Why fight? We do this for Mike Brown.
I’m not the same person I was a year ago, since Mike Brown was killed in cold blood. I’ve been introduced to my own white privilege and rightly had my ass handed to me when I exerted it. I know what white fragility is for the first time in my life. I’ve discovered that good white intentions, a desire for change, and empathy for the untenable plight of people of color isn’t enough. Not anymore. I have always preferred to live on the edge, but I put my money where my mouth is this past year. It has been exhilarating, liberating and terrifying. There are those with whom I’ve forged meaningful bonds in the midst of dire circumstances. I’ve come to understand my community better, the black one I didn’t know very well, and the white one I didn’t see, but lived in.
I have witnessed police overreach and abuse first hand. I have seen the raw pain of black and brown people and I recognize I will never understand the depths of living in a nation that doesn’t give a damn about you. I’ve mourned for Mike Brown, and for all of us. I’ve questioned my motives and tried to recognize white savior complex. I’ve witnessed hundreds of arrests, been arrested myself twice, breathed in tear gas and pepper spray, visited comrades in jail. I’ve discovered an anger about the unforgivable state of U.S. racial injustice I never knew I had. I SEE individuals who I never saw before. I’ve had to let go of the hand of a 15 year old African American teenager screaming in fear as a St. Louis police officer placed them (their preferred pronoun) in cuffs. Swirling police lights make my heart skip a beat. I pull my car over now and watch out for black motorists stopped by police. I can never experience the fear and dehumanization they undergo but at least I can bear witness and amplify the truth. It has been a sometimes overwhelmingly depressing year, but also one of great hope. Bree Newsome, the black woman who scaled the Charleston state capital flag pole and removed the confederate flag, gives me hope. Erica Garner, the daughter of Eric Garner of New York, who I had the unbelievable fortune of sitting next to for five hours, gives me hope. I feel the tide changing. We can’t afford to lose one more generation.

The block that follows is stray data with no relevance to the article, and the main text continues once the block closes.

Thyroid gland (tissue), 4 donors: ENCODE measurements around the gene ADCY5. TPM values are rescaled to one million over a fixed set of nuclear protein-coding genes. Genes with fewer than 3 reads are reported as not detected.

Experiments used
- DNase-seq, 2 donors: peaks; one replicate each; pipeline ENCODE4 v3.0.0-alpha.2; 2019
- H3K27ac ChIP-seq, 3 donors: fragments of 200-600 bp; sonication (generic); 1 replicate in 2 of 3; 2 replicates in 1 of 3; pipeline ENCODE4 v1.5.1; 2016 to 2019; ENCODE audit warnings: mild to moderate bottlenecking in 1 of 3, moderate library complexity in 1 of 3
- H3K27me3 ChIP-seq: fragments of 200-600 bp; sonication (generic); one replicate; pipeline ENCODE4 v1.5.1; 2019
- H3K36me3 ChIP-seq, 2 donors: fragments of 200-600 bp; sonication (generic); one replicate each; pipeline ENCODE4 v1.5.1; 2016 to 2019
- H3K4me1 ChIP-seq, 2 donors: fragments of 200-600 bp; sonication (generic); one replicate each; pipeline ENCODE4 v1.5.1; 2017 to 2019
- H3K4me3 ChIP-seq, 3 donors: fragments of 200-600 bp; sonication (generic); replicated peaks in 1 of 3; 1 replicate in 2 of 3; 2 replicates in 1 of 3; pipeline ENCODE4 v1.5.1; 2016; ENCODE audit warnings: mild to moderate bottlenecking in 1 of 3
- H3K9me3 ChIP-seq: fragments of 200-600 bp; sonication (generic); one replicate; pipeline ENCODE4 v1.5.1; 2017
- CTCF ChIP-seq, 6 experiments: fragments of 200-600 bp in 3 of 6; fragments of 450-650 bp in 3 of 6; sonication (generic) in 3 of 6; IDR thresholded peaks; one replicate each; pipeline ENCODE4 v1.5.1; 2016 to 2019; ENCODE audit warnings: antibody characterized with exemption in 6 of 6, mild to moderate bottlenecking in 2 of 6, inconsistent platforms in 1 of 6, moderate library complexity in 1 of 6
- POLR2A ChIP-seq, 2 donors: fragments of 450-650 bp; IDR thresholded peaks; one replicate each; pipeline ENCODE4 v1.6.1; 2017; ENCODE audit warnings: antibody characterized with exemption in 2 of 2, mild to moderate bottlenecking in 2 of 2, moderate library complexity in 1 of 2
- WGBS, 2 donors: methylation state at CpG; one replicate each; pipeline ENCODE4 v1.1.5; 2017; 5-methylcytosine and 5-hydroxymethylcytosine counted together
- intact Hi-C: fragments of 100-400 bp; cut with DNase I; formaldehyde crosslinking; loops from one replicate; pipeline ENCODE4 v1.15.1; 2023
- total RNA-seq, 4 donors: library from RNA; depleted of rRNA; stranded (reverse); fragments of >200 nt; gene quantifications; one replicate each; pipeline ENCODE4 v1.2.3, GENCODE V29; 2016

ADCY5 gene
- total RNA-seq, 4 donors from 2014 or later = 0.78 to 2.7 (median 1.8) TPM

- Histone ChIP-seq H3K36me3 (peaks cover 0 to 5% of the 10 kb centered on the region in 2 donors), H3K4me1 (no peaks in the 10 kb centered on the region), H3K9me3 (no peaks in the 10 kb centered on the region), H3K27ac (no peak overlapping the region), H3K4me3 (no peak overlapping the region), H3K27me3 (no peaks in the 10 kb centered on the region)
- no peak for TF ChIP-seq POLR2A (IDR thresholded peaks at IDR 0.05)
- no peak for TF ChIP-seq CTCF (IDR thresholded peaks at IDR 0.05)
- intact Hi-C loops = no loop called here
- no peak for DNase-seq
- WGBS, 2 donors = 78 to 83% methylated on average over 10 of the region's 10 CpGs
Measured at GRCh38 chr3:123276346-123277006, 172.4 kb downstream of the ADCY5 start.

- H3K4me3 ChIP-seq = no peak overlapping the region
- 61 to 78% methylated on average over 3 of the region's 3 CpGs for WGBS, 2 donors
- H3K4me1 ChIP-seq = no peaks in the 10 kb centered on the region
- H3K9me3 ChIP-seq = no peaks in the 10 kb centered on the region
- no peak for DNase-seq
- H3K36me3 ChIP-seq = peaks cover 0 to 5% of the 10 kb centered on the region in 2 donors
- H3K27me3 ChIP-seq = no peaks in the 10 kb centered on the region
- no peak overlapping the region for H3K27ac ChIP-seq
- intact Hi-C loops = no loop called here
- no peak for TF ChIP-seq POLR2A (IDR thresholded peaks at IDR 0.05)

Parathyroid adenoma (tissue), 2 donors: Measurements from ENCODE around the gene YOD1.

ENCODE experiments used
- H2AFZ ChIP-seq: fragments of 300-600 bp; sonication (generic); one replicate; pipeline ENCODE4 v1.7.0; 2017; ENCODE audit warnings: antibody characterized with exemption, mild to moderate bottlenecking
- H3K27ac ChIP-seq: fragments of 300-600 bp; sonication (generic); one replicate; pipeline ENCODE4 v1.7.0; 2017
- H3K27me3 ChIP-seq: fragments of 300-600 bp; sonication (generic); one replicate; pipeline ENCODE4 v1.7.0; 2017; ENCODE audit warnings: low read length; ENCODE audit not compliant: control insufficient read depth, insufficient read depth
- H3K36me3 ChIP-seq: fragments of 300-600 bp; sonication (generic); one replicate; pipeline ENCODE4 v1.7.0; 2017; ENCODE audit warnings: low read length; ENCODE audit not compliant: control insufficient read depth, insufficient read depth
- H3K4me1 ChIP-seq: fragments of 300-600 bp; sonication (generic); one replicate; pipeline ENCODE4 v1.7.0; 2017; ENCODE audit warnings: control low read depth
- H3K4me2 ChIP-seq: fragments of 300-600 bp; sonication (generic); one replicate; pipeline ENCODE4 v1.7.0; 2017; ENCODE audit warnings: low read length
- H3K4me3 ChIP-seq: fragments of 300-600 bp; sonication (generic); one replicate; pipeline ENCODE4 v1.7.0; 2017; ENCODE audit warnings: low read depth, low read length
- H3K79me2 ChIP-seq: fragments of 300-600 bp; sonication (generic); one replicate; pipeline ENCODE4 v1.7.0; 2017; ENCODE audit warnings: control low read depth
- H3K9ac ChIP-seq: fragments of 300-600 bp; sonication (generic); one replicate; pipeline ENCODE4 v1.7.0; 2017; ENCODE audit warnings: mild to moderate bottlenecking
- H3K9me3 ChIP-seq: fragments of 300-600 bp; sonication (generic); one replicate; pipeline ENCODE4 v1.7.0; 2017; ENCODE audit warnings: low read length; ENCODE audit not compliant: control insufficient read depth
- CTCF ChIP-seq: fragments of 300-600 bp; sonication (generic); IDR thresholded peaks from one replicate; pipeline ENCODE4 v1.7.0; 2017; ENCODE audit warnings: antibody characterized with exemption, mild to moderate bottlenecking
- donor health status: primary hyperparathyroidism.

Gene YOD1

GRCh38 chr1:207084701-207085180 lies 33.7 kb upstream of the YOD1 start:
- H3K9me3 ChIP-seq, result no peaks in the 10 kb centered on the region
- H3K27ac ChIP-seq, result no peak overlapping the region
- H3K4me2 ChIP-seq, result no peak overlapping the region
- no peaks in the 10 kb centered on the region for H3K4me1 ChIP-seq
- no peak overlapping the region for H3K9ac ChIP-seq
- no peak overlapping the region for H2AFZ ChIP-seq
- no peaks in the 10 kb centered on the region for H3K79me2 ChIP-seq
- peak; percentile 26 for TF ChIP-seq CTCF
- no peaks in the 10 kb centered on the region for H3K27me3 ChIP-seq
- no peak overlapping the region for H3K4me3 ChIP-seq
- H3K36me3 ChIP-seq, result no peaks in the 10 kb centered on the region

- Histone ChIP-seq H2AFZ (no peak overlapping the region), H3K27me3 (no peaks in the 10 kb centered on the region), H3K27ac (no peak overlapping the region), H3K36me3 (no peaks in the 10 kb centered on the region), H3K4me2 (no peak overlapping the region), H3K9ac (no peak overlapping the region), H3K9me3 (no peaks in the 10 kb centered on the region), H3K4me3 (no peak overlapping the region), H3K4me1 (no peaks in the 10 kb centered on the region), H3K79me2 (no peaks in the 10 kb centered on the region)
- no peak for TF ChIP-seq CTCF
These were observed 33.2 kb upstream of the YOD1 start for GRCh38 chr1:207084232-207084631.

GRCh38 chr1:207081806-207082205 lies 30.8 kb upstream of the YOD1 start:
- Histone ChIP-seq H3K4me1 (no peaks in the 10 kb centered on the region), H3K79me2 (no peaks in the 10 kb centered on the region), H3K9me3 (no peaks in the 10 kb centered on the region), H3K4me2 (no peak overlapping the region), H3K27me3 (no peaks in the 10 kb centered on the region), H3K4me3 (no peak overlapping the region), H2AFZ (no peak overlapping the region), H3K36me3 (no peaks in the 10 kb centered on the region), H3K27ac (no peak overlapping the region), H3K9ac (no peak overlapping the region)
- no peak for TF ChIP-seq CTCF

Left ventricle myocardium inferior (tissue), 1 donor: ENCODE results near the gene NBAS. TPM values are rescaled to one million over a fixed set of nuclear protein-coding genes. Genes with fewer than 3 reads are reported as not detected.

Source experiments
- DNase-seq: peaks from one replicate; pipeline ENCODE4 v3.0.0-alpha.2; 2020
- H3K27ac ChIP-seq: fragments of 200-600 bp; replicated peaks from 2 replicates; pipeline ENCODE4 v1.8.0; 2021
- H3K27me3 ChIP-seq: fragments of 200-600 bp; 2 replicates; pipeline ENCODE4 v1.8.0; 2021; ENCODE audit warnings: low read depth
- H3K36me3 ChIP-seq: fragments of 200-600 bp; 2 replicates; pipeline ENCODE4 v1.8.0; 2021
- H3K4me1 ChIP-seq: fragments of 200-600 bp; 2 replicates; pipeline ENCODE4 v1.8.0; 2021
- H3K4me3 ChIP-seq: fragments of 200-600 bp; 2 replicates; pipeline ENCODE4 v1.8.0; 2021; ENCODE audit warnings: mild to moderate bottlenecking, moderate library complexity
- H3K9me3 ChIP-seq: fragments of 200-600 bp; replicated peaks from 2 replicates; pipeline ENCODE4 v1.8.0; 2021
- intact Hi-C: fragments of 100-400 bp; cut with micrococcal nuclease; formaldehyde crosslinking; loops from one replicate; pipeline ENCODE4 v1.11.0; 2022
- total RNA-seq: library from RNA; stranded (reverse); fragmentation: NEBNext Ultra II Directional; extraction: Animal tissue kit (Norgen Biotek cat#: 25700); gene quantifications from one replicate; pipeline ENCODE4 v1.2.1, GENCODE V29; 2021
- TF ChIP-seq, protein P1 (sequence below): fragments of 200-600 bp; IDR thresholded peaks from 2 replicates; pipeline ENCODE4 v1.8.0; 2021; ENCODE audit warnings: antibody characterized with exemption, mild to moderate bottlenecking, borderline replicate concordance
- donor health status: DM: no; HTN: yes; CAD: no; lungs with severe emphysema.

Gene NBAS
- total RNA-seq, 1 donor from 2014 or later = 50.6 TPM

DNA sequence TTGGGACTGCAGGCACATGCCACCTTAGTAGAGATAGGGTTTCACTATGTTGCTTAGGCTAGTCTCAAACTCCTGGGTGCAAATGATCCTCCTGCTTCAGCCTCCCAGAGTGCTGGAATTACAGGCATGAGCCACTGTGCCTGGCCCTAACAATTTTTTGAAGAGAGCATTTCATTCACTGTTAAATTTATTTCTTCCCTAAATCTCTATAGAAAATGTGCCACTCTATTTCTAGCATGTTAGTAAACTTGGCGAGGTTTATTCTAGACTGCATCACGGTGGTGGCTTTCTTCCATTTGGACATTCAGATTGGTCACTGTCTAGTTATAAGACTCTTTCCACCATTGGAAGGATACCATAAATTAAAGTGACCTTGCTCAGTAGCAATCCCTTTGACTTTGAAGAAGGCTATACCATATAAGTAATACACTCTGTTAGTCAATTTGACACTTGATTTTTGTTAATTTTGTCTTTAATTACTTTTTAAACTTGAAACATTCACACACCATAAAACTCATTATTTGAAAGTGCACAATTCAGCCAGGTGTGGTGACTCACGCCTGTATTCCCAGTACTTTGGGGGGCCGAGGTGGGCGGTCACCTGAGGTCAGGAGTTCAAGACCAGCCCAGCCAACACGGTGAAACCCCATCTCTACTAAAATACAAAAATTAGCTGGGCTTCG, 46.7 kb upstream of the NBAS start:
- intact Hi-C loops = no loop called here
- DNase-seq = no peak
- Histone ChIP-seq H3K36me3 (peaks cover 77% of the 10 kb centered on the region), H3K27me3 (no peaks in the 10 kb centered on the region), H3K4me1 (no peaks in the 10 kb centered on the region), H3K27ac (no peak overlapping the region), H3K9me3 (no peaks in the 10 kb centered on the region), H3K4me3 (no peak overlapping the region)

And let me be clear: this has never been about me. As I told the BBC reporters interviewing Erica as I hovered nearby, “I’m nobody!” I’ve just typed a litany of sentences that begin with “I”. I share my experience in hope that white people will recognize themselves in this moment and start to question the status quo. I share to encourage white people to stand up for their black neighbors when they encounter something they know isn’t right. I also share my experience in hope that black people will start to feel supported by white people who are slowly starting to get it. Too slowly, but it’s a start. There is no such thing as meritocracy in our society. We are each conferred certain privileges and disadvantages at birth and from our surroundings. There are self-starter wealthy people just as there are poor people gaming the welfare system, but alongside these extremes are all the folks in between who were born white and valued by their government or born black or brown and are viewed as dispensable. A year later, we still protest. There is much work to do. We do this for Mike Brown.